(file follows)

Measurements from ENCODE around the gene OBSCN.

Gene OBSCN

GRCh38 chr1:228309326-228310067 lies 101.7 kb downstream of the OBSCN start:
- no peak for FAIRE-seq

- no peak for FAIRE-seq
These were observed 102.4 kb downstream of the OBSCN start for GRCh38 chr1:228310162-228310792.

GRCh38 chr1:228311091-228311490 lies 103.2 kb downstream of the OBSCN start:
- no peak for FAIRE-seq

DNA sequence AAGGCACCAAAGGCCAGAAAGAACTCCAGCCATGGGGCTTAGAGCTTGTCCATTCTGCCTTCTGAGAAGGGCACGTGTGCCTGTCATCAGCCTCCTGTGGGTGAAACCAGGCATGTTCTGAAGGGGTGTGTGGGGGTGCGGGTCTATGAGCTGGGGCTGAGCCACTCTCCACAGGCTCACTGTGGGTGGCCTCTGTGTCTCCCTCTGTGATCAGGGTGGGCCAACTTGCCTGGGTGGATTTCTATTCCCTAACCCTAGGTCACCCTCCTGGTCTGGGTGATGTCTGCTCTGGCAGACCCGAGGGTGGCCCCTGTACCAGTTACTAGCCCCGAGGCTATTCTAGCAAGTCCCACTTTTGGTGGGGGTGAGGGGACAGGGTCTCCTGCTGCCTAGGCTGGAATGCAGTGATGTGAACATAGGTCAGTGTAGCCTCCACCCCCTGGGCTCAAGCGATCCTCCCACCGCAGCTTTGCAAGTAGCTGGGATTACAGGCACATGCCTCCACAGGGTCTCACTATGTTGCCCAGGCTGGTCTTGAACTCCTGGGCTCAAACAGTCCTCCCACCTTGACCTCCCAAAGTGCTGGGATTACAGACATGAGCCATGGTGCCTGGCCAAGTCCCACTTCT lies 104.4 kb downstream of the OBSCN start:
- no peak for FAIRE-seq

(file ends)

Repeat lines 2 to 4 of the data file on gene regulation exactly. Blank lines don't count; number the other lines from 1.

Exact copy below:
Gene OBSCN

GRCh38 chr1:228309326-228310067 lies 101.7 kb downstream of the OBSCN start:
- no peak for FAIRE-seq